Caceres’ Corner Case 150 (Update: Solution)

esr_2016_blog-cacerescorner-150

Dear Friends,

Dr Pepe and I are very proud to have reached the 150th mark, which happens to be a case that we saw last month (honest!). The radiographs belong to a 68-year-old man, pre-op for cataracts.

What do you see? Check the images below, leave your thoughts for us in the comments section, and come back on Friday for the answer.

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19
Dec 2016
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DISCUSSION 27 Comments

Dr. Pepe’s Diploma Casebook: Case 100 – A painless approach to interpretation (Chapter 7) – SOLVED!

diploma_casebook_case100

Dear Friends,

Today I present the seventh chapter of the Painless Approach to Interpretation, which also happens to be case number 100 of Dr. Pepe’s Diploma Casebook. It makes me very proud to have shared with you one hundred cases and hope they have been useful.

Showing chest radiographs of a 47-year-old woman with mild fever and chest pain.

What do you see? Check the images below, leave me your thoughts in the comments section and come back on Friday for the answer.

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Caceres’ Corner Case 149 (Update: Solution)

esr_2016_blog-cacerescorner-149

Dear Friends,

Today we are presenting a pre-op PA chest radiograph of a patient with inguinal hernia. What do you see?

Check the image below, leave your thoughts in the comments section and come back on Friday for the answer.

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05
Dec 2016
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DISCUSSION 31 Comments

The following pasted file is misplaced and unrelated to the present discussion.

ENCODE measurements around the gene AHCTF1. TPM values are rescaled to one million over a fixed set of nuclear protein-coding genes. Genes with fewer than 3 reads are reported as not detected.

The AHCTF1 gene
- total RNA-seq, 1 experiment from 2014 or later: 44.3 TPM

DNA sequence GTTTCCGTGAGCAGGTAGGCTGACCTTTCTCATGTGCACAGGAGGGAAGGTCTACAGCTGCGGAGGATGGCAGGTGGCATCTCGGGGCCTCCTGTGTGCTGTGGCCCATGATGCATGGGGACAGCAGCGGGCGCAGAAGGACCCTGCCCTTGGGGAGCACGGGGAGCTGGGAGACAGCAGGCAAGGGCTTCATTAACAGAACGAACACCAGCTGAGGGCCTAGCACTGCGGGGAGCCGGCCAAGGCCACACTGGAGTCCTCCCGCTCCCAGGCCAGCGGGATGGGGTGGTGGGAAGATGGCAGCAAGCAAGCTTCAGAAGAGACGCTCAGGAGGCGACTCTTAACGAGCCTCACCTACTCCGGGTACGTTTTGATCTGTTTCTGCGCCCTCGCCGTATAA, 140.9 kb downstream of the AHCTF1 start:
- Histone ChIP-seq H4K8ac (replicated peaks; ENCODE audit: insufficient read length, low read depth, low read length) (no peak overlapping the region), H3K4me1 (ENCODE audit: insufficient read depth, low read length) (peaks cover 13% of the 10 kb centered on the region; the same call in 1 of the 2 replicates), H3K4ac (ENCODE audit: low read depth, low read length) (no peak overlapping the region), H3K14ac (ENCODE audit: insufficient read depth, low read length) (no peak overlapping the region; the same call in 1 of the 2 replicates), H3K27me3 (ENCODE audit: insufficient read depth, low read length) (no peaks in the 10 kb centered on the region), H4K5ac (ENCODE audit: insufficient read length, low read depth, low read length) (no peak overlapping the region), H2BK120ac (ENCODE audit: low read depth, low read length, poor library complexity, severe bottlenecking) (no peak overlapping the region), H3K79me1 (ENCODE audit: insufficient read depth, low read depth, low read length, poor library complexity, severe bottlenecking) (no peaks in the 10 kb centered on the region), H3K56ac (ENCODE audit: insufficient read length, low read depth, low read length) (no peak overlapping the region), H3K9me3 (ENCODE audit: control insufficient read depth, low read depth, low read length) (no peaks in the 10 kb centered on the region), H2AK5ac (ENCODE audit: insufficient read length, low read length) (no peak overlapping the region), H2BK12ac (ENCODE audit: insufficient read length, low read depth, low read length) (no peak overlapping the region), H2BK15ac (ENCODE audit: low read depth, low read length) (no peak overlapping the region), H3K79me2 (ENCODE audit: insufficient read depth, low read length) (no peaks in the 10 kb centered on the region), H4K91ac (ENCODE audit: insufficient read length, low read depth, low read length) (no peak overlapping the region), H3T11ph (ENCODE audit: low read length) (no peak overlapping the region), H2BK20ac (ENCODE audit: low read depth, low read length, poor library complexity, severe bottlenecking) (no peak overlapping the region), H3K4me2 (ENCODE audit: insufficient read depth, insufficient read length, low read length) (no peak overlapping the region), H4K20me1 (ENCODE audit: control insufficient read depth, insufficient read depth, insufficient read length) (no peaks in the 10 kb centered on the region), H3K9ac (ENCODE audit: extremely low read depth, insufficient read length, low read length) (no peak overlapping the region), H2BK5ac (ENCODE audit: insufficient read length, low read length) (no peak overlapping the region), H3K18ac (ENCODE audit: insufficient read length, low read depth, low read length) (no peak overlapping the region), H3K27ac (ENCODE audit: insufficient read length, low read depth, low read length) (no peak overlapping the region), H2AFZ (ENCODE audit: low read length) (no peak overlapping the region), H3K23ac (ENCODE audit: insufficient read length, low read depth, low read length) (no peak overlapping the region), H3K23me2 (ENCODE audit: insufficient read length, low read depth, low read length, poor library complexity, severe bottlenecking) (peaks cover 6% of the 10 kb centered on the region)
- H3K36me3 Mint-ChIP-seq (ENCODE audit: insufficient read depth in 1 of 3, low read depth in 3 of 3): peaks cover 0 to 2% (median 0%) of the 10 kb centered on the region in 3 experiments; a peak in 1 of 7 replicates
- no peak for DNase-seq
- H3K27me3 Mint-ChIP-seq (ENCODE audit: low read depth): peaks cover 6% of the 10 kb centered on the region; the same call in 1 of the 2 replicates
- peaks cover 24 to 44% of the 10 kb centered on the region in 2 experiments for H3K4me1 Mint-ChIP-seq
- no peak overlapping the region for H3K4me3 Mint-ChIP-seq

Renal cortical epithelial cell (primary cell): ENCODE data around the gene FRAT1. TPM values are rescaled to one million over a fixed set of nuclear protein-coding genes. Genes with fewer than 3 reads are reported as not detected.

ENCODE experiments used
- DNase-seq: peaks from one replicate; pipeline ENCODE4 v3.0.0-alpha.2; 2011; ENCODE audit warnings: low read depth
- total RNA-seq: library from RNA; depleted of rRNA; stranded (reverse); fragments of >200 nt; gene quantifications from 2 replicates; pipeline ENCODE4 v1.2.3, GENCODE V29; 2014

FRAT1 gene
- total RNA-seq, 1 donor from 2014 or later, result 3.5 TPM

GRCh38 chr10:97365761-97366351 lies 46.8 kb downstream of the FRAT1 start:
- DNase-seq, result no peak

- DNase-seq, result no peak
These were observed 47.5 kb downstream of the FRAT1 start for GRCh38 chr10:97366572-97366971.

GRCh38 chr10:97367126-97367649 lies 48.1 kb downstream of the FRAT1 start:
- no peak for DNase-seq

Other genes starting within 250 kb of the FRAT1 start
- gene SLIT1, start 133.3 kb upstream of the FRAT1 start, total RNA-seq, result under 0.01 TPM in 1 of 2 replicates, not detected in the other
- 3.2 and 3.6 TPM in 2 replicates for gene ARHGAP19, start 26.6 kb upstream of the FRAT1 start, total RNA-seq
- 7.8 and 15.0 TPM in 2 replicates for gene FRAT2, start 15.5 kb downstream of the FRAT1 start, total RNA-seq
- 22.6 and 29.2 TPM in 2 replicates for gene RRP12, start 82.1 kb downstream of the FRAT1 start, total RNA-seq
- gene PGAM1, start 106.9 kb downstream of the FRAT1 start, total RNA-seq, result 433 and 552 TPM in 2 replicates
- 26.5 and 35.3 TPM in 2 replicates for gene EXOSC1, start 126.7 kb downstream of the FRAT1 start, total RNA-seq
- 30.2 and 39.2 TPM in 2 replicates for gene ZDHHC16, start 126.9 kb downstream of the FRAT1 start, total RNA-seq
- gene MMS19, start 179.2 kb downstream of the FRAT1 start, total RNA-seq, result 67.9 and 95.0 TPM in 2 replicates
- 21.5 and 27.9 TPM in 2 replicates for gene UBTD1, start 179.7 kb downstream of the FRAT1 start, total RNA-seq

Dr. Pepe’s Diploma Casebook: Case 99 – A painless approach to interpretation (Chapter 6) – SOLVED!

diploma_casebook_case99

Dear Friends,

We’re moving on to a new chapter of the Painless Approach to Interpretation, and this week I’m showing the routine control radiographs of a 48-year-old woman, surgically treated for carcinoma of the breast ten years ago.
What do you see?

Check the image below, leave your thoughts in the comments section, and come back for the answer on Friday.

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Dr. Pepe’s Diploma Casebook: Case 98 – A painless approach to interpretation (Chapter 5) – SOLVED!

diploma_casebook_case98

Dear Friends,

Today we are moving to a new chapter in the Painless Approach to Interpretation, addressing what to do when the chest radiograph does not show an obvious abnormality.

For this purpose I am presenting the PA and lateral radiographs of a 57-year-old man with a chronic cough. What do you see?

Examine the image below, leave your thoughts in the comments section and come back on Friday for the answer.

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